Punk, Progressive & Political

Punk, Progressive & Political




How nice it was to see Johnny Temple’s “Noise From Underground” [Oct. 18]. As someone who considers herself punk and politically active I have always been wary of media coverage of the two. I have been involved with everything from Riot Grrrlz to setting up some of the Voices in the Wilderness benefits mentioned in the article–and rarely have I read anything that I thought was as accurate, fair, enlightened, broad-based and truly understanding of the history of the political punk world.


Tucson, Ariz.

I happened across Johnny Temple’s article and was thrilled. As my husband and I try to raise an enlightened child in a society still in the Dark Ages, we’re trying to impart to her the passion we found on the punk scene–which is far more than the music. It was on the punk scene that I was first introduced to Noam Chomsky, where I saw people creating their own art and politics without any help from the “experts.” The left–not liberals, but the real left–ignores a vast well of informed, creative, highly political people ranging in age from their teens to their 40s. All too often, even progressives get their information about countercultures from Spin, so they have no idea what’s really out there. Young women have no need for or knowledge of feminism, we’re told; Kathleen Hanna is but one example that counters that. Truly independent media, whether publishers, record labels or whatever, can’t survive for long without selling out; but look at Alternative Tentacles and Dischord. What the media, often even the “progressive” media, tell us cannot be is still alive–just as punk is, premature obits notwithstanding.


Kent, Ohio

It was a thrill to see Johnny Temple’s article, but I wish he had mentioned the international network based in Columbus called Anti-Racist Action. Its publication, ARA News, is the best zine of its kind in the country, and it pays attention to the punk culture. ARA has had nearly a thousand bands perform across the nation for benefits. The twenty-one band ARA benefit CD is a taste of punk, ska (and swing!), political consciousness and Jello Biafra.


Highland Park, N.J.

As the unmentioned co-founder of Positive Force, imagine my surprise to read Johnny Temple’s statement, “That year [1985] a group of local independent music fans and musicians founded a nonprofit organization, Positive Force, to pursue their political goals.” The fact is that Positive Force was founded, in large part, by high school student activists who were searching for meaningful political engagement after the demise of the New Left (many of them were never punkers). This cohort of activists was involved in the antinuclear and the anti-interventionist movements of the eighties. We founded the group to network high school activists who felt isolated by the overwhelmingly conservative Reagan era. We joined with Mark Andersen and believed that punk offered some of the energy and values that Temple tried to describe in his article.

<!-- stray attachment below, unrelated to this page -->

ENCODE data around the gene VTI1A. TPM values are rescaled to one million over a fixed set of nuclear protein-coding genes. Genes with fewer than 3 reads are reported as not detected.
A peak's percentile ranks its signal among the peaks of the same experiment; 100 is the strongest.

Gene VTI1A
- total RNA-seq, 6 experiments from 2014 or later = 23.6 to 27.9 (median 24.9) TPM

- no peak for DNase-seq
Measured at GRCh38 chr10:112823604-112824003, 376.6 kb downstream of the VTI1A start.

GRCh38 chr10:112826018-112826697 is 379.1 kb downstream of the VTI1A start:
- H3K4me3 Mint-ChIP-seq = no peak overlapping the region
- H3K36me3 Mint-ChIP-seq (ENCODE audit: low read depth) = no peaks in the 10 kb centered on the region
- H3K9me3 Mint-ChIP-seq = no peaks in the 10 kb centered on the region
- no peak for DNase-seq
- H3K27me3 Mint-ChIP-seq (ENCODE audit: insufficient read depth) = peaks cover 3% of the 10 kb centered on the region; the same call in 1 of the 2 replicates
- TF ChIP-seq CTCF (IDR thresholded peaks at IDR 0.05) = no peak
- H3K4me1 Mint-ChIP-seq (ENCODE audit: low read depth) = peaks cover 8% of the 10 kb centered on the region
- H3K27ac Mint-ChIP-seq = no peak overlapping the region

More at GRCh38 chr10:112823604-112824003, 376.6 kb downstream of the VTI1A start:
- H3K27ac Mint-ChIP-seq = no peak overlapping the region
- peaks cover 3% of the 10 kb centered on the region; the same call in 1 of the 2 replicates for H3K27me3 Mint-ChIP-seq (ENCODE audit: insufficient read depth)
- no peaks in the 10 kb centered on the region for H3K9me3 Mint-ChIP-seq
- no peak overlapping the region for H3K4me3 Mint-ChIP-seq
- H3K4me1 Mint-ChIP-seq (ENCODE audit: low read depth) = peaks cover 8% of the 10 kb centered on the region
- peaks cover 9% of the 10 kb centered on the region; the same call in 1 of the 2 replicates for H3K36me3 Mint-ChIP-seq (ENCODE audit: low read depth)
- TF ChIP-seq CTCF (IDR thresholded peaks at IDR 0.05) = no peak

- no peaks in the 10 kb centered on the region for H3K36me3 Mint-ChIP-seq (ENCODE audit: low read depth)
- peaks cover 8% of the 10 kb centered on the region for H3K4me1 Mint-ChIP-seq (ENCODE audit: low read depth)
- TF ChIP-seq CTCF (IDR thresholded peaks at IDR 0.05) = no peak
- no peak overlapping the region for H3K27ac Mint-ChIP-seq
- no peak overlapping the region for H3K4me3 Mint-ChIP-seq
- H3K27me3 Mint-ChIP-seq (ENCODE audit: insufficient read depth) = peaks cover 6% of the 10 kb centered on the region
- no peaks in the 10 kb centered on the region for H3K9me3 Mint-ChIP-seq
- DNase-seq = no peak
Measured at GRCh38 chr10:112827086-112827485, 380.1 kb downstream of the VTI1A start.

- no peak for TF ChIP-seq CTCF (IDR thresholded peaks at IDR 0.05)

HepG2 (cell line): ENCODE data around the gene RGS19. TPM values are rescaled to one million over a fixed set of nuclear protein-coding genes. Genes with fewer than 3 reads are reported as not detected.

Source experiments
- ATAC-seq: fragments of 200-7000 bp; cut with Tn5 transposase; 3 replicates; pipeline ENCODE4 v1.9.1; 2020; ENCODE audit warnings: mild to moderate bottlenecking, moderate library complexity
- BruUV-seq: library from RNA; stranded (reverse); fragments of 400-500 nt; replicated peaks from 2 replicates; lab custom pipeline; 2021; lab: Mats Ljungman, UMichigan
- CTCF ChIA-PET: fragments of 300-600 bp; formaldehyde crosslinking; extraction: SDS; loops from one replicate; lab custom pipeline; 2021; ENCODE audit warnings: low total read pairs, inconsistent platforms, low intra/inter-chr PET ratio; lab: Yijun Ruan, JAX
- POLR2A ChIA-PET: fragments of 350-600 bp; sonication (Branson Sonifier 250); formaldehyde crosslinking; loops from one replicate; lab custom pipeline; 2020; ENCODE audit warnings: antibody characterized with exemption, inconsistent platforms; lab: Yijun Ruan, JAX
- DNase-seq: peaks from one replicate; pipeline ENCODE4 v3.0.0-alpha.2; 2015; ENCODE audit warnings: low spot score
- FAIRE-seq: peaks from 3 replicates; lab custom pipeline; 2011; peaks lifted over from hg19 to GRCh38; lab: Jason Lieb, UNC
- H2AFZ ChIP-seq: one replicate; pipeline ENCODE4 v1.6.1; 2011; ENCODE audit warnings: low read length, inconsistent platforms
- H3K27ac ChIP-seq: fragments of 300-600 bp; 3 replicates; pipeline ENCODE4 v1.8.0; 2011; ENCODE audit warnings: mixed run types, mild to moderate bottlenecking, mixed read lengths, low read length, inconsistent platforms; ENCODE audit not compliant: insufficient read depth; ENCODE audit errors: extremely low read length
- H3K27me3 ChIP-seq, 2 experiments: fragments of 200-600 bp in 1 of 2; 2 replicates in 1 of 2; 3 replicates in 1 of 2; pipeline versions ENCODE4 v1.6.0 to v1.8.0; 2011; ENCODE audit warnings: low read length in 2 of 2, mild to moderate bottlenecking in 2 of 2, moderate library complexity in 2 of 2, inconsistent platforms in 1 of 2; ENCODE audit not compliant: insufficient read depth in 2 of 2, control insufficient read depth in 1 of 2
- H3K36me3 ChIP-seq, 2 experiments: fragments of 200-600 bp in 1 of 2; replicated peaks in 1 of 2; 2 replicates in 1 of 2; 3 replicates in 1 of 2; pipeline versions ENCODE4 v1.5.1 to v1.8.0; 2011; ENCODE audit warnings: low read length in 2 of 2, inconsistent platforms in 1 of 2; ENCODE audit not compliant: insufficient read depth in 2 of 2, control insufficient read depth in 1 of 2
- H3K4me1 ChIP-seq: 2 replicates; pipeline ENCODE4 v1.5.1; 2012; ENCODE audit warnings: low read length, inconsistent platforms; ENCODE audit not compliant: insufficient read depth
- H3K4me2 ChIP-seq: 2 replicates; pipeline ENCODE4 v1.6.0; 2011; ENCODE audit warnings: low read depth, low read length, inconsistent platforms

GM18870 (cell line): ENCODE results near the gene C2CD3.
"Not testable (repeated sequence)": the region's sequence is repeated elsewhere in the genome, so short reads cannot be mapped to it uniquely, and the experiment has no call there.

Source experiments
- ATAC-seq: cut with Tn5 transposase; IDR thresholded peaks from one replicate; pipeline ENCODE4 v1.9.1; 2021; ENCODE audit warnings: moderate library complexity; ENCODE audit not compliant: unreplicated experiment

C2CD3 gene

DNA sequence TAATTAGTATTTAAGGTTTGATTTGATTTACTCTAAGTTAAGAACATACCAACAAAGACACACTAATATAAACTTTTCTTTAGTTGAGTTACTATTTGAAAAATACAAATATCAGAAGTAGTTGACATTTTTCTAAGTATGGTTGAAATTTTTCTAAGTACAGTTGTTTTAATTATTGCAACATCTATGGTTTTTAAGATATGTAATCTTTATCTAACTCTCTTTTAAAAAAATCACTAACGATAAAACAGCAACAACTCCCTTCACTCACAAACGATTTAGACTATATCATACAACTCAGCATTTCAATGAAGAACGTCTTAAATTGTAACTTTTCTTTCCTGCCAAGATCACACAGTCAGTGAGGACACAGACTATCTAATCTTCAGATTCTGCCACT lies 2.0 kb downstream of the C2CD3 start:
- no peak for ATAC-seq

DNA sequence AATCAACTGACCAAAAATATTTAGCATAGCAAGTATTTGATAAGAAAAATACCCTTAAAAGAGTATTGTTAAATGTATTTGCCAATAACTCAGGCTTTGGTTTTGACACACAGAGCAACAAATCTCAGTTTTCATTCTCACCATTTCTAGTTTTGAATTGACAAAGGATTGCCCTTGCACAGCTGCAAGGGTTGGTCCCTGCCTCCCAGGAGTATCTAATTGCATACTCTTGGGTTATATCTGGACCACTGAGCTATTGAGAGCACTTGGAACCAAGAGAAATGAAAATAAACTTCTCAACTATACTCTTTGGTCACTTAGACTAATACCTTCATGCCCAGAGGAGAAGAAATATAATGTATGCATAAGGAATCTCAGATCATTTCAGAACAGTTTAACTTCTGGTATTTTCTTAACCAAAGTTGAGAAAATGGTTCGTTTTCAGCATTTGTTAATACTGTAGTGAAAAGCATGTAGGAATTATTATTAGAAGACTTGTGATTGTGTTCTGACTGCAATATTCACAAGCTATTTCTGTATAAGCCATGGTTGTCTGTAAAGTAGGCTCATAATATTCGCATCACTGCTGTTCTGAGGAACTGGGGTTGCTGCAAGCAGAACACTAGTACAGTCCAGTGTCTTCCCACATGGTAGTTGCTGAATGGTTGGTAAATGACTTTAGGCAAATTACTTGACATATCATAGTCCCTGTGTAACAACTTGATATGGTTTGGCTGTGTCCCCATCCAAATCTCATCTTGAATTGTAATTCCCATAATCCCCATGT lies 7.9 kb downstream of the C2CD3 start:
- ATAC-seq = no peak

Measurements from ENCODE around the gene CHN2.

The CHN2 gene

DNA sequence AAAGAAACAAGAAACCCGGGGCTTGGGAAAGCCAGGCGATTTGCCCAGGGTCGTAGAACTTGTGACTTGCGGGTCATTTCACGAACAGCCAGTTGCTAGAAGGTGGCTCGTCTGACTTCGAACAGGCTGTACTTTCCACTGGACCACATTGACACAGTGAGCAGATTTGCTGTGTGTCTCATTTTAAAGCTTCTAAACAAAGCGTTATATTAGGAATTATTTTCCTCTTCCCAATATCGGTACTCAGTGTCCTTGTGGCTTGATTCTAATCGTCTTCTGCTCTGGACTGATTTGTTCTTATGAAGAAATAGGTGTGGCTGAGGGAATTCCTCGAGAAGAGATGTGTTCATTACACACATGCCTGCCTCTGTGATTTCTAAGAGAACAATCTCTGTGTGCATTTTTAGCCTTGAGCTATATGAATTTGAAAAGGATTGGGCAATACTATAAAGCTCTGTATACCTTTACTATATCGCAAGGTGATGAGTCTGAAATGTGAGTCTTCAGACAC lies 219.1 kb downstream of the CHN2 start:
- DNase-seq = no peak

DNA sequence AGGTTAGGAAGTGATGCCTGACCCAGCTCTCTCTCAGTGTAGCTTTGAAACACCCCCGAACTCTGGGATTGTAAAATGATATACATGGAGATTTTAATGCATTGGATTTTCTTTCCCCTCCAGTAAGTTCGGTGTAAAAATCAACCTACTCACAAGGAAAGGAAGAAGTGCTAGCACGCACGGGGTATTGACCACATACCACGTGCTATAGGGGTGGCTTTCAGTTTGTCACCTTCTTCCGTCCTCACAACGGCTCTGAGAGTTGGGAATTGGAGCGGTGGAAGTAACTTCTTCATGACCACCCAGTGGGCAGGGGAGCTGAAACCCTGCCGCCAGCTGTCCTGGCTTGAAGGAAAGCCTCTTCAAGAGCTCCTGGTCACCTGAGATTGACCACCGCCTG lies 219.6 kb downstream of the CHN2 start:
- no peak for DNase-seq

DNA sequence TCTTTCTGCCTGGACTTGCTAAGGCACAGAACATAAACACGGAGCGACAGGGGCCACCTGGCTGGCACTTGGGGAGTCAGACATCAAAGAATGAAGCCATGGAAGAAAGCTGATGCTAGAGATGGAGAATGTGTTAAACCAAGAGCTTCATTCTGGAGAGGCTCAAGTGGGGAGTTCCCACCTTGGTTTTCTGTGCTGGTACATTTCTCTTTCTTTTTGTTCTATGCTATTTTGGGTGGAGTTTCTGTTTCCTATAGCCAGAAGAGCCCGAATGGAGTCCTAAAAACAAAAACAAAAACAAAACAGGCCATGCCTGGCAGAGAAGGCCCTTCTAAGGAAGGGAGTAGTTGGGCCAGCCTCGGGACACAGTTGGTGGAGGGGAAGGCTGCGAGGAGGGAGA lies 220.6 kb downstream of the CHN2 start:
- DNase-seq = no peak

The point matters because these young activists eventually left Positive Force. Why? Because the organization, under Andersen’s leadership, began focusing exclusively on punk rock concerts and fundraising. We felt that this forced us to become a sort of exclusive in-group of punks (besides, some of our members liked Bob Dylan and classical music more than hardcore punk). After about 1986 or so, the original group disintegrated, leaving behind Andersen and his vision of what the group should be (and what it became). The point is this: Punk and other countercultural and youth subcultural expressions are inherently exclusive. They tend toward creating small bands of the self-anointed, those who seek “purity” from the corrupt outside world. They wind up creating a niche for marketers to cater to in their endless search for the new thing. Indeed, our corporate society encourages acts of inarticulate rebellion–the angry sneer of the punk rebellion finds itself on the cover of fashion magazines today. Perhaps punk rock isn’t the right place for progressives to look for meaningful politics, contra Temple’s naïve pronouncements.

Stephen Duncombe and the editors of The Baffler have it right: Countercultural rebellion is increasingly meaningless in our corporate society. That’s not to say that people shouldn’t create independent music, but we shouldn’t believe in their ability to transform our culture or our politics. A successful movement for a more progressive America won’t be found in the three-chord wonders of tomorrow. It will be found in the work of community activists, writers and thinkers who can articulate something more than slogans and chants, and political leaders capable of crafting legislation. The rest is gravy, or should I say noise?


San Francisco

Johnny Temple not only misconstrues the motives of punk rockers but also attempts to pull us into the diseased game of democratic politics. Temple is out of touch with what punk is today–his examples of punk culture are limited to bands and events from the eighties and earlier–the only current references involve Fugazi and Rage Against the Machine, neither of whom can be considered “underground” without a mighty stretch of the imagination.